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Teaching -- The Toughest Job There Is

D.C. teacher Fredrick Willis and students.
D.C. teacher Fredrick Willis and students. (2007 Photo By Jahi Chikwendiu -- The Washington Post)

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By Michelle Rhee
Monday, February 9, 2009

Much has been said and written about education in our city recently, and I want to set the record straight with students, parents and, especially, teachers. My thoughts about teachers have not always come through accurately. Much has been lost that they should know.

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I often speak of our district's performance data with sadness and outrage. The situation for our city's children is dire. Yet while I acknowledge the seriousness of the work we face, I want to be clear about something: I do not blame teachers for the low achievement levels.

I have talked with too many teachers to believe this is their fault. I have watched them pour their energy into engaging every student. I know they are working furiously in a system that for many years has not appreciated them -- sometimes not even paying them on time or providing textbooks. Those who categorically blame teachers for the failures of our system are simply wrong.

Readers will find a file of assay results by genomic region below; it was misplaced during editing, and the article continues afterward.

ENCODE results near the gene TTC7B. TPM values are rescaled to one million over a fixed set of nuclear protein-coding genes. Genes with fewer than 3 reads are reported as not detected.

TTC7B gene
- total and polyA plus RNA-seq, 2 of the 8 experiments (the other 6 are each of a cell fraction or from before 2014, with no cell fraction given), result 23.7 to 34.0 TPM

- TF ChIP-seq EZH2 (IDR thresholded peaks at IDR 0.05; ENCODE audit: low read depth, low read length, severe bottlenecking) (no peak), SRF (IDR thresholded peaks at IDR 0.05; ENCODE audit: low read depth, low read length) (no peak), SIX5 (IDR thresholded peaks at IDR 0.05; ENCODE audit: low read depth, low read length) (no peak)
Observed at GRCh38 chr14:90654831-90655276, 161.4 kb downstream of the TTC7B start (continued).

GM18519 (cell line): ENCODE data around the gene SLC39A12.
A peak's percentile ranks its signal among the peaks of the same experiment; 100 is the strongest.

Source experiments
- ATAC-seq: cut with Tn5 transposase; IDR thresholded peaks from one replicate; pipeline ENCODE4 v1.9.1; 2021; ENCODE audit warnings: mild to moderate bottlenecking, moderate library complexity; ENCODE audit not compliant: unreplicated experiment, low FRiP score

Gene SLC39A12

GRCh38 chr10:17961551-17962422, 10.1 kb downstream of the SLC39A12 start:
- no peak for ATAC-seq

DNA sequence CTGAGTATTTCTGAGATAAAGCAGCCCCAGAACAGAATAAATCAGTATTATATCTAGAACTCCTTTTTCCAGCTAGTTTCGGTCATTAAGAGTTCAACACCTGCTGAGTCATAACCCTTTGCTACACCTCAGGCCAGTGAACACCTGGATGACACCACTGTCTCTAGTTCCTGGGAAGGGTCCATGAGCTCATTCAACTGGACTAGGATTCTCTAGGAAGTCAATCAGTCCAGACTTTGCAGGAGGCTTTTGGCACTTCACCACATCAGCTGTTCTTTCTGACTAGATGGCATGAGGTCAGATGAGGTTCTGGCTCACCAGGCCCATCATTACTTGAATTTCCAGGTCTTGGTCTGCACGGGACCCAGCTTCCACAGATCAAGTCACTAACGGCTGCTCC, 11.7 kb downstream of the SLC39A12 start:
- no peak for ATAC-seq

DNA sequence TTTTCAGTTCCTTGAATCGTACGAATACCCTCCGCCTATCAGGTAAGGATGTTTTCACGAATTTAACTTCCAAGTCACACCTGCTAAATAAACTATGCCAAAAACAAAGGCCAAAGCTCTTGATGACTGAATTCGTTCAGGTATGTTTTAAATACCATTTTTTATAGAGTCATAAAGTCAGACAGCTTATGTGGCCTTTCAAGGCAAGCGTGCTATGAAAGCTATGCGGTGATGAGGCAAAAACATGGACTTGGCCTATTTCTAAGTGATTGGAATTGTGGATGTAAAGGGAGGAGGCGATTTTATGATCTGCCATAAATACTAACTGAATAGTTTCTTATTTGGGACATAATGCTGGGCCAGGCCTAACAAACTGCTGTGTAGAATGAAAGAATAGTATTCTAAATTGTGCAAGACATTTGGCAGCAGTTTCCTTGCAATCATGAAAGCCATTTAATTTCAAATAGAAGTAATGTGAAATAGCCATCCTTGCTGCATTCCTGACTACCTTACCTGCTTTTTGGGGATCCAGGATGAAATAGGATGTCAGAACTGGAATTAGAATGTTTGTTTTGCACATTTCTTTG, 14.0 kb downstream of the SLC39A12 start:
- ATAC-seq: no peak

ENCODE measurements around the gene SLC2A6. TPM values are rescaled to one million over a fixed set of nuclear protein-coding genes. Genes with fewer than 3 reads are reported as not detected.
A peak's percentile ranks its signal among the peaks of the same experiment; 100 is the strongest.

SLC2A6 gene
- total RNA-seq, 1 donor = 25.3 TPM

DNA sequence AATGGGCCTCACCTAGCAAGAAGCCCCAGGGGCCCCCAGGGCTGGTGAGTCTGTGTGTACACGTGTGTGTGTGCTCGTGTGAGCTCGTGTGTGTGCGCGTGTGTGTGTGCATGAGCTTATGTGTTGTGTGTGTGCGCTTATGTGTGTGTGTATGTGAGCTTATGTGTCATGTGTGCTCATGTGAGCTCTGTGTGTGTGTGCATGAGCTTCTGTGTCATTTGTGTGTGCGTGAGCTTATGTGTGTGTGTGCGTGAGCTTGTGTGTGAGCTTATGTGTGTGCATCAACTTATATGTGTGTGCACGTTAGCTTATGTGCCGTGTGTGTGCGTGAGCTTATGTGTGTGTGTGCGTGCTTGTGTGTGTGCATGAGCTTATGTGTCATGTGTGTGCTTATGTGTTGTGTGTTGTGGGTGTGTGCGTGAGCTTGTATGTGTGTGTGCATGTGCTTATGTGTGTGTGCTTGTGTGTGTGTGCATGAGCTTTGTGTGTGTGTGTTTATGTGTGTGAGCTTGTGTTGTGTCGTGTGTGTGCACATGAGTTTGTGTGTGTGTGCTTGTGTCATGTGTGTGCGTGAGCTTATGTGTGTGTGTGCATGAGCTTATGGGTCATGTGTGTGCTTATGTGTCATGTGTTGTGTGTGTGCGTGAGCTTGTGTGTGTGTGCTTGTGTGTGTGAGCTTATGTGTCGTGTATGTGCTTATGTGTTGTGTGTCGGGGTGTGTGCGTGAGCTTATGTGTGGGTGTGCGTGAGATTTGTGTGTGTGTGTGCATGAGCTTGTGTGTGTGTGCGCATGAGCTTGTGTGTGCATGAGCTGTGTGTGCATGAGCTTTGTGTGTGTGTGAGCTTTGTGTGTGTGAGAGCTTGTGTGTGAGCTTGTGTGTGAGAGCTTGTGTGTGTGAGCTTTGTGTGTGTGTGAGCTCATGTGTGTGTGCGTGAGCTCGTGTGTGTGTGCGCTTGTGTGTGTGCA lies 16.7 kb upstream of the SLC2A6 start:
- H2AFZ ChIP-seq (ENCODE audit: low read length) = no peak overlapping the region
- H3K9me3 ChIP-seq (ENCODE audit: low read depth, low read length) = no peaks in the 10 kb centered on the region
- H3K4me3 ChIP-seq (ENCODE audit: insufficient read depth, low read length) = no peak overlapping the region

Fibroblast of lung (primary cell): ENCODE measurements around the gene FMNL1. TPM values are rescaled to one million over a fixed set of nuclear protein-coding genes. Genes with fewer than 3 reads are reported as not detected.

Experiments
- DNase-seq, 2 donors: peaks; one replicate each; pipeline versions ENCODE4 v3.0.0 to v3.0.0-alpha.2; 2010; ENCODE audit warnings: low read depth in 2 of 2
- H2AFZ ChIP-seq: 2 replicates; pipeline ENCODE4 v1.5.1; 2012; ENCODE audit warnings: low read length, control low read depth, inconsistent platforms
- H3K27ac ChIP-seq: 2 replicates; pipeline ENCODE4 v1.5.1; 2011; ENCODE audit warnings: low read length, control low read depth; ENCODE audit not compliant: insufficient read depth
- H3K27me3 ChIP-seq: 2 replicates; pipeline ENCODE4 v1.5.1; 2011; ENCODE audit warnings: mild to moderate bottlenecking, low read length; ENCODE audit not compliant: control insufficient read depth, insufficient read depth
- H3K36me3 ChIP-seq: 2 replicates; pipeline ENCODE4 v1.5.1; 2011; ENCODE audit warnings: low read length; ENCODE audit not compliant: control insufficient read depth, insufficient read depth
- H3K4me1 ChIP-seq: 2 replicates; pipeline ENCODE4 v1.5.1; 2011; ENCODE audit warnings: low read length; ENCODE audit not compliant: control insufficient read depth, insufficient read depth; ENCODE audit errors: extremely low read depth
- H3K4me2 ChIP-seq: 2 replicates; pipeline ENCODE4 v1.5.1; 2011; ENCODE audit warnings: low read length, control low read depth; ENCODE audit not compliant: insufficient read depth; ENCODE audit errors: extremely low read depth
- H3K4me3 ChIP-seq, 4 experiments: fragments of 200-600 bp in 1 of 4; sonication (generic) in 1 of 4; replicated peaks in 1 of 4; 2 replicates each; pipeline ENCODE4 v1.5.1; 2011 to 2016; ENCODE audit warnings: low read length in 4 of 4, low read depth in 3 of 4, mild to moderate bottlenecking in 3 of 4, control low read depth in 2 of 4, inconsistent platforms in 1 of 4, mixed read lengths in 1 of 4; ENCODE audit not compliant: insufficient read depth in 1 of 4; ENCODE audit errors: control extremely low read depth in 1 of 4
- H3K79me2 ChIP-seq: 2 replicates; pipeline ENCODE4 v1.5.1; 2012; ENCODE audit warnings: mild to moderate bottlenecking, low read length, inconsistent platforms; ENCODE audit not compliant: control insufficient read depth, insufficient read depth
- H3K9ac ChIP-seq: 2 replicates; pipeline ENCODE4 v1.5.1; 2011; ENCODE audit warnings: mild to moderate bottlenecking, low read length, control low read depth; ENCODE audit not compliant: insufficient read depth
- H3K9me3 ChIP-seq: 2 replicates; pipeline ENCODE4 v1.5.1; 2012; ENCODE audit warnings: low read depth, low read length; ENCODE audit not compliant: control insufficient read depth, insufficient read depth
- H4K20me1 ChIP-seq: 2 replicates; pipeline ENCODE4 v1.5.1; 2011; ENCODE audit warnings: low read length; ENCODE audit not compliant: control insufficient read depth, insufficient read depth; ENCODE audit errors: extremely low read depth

Rather, teachers are the solution to the vexing problems facing urban education.

In the coming weeks, we will submit a final proposal for a new teacher contract. Through it and other reforms, we can create, together, the most effective and highly compensated educator force in the country. Our key goals:

· Individual choice. Contrary to the rumors, nobody will be forced to give up tenure. All teachers will get a substantial raise. Some may wish to choose an option that includes pay increases and bonuses based on excellence in the classroom. This would result in many teachers doubling their pay, with some making at least $100,000 by year seven.

· Measuring excellence. We cannot rely on test scores alone. Good evaluations of teaching practices must be well rounded. Only some of our teachers work in grades or subjects in which tests are given, so we must use many assessments to measure student growth.

· A growth model of achievement. Many teachers inherit classes of students who are far behind academically. Yet some teachers, even with minimal support, move their students two to three grade levels ahead in a year. Teachers will not be evaluated on an absolute measure but on how far they take their students.


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